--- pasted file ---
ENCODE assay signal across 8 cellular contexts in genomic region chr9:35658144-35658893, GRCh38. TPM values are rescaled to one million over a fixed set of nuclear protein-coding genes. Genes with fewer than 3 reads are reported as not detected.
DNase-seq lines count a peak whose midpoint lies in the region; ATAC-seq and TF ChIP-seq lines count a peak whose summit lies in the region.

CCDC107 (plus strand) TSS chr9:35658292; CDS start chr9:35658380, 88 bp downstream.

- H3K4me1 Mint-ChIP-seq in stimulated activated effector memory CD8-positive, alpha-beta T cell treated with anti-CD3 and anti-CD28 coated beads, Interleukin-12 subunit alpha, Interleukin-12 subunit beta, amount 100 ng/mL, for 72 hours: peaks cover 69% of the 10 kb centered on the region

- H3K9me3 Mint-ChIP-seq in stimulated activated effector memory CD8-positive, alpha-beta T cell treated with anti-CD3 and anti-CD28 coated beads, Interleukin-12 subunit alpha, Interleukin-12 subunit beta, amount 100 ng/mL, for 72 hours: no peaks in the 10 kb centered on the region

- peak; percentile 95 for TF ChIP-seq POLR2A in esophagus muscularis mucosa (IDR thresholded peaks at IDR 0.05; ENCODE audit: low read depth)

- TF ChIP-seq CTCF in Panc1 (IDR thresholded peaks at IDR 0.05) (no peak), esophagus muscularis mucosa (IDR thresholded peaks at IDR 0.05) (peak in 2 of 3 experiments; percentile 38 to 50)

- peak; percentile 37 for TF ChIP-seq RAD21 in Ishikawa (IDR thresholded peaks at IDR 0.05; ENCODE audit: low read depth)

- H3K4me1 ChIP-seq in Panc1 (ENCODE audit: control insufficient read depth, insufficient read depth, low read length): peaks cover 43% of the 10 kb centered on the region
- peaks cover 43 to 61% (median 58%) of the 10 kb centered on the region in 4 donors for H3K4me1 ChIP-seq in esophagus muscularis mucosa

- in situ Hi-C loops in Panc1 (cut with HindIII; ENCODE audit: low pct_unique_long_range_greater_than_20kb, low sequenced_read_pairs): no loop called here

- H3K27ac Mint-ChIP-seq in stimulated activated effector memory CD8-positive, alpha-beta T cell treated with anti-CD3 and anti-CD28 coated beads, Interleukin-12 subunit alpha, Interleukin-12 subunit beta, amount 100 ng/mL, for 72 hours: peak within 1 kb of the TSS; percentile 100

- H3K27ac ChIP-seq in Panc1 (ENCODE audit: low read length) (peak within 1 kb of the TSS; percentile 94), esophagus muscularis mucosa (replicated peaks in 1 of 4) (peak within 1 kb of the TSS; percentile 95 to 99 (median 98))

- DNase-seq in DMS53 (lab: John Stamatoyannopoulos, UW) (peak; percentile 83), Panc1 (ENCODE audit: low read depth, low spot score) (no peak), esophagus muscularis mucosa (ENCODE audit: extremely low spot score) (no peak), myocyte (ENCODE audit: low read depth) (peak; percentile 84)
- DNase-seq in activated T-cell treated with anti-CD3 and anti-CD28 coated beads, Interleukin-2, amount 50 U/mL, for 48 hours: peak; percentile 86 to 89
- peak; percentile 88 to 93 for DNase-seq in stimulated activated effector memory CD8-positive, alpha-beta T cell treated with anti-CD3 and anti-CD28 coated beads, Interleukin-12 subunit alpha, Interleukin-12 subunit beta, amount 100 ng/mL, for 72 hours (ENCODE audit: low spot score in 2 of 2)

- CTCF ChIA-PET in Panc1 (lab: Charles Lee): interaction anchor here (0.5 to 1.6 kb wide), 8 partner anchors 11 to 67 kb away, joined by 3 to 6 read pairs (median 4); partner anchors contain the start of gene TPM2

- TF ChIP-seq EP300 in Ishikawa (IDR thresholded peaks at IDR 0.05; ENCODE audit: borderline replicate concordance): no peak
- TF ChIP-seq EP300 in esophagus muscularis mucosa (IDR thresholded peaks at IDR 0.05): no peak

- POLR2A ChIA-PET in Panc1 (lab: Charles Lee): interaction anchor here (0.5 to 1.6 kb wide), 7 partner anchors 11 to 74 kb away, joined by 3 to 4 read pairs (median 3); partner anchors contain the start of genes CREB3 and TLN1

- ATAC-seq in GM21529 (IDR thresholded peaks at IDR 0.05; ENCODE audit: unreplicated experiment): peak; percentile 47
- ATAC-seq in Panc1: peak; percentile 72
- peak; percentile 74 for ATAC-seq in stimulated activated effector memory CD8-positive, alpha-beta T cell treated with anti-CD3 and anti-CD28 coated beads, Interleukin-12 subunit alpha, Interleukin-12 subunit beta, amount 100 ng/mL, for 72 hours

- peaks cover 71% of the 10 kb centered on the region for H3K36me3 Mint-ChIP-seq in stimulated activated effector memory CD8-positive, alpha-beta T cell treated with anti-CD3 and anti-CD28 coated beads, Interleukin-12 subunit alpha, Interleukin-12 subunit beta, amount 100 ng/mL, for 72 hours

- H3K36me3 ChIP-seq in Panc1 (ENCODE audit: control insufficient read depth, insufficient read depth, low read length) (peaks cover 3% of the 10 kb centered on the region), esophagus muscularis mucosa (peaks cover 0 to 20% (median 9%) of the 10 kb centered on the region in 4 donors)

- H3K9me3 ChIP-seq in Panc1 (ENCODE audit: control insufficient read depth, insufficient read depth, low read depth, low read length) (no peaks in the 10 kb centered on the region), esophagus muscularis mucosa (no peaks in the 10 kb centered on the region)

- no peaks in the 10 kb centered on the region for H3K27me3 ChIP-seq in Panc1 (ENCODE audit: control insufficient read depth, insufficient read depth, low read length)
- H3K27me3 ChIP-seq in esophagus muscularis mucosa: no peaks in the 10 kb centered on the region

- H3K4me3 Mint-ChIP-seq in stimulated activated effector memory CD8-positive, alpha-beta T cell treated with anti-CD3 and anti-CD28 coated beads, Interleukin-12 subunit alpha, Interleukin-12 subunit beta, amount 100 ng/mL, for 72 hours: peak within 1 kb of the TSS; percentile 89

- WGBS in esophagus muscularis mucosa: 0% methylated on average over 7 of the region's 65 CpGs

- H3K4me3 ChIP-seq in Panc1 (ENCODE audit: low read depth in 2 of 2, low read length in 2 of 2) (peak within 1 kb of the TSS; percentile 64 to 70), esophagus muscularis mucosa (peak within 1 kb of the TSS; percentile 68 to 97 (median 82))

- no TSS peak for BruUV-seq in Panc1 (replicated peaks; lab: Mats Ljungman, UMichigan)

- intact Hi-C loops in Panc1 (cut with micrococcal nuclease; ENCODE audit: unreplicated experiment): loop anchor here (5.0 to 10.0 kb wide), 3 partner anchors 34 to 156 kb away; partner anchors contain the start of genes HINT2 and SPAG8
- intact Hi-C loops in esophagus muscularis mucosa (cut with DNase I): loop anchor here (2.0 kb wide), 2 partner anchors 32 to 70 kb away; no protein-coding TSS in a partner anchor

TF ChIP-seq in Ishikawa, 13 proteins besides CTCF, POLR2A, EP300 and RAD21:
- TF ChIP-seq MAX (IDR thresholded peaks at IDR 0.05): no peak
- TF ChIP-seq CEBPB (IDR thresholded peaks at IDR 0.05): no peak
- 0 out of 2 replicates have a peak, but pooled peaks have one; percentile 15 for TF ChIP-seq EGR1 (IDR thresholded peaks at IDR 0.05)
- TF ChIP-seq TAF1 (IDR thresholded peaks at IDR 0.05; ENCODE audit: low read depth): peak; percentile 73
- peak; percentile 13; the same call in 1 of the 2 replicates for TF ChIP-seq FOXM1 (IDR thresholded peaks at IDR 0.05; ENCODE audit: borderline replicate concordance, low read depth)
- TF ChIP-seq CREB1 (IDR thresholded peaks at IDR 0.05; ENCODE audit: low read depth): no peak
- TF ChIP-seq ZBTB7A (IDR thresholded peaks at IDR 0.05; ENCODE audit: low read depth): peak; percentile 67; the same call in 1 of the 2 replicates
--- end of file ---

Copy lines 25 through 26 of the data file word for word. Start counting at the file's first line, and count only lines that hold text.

- H3K36me3 ChIP-seq in Panc1 (ENCODE audit: control insufficient read depth, insufficient read depth, low read length) (peaks cover 3% of the 10 kb centered on the region), esophagus muscularis mucosa (peaks cover 0 to 20% (median 9%) of the 10 kb centered on the region in 4 donors)

- H3K9me3 ChIP-seq in Panc1 (ENCODE audit: control insufficient read depth, insufficient read depth, low read depth, low read length) (no peaks in the 10 kb centered on the region), esophagus muscularis mucosa (no peaks in the 10 kb centered on the region)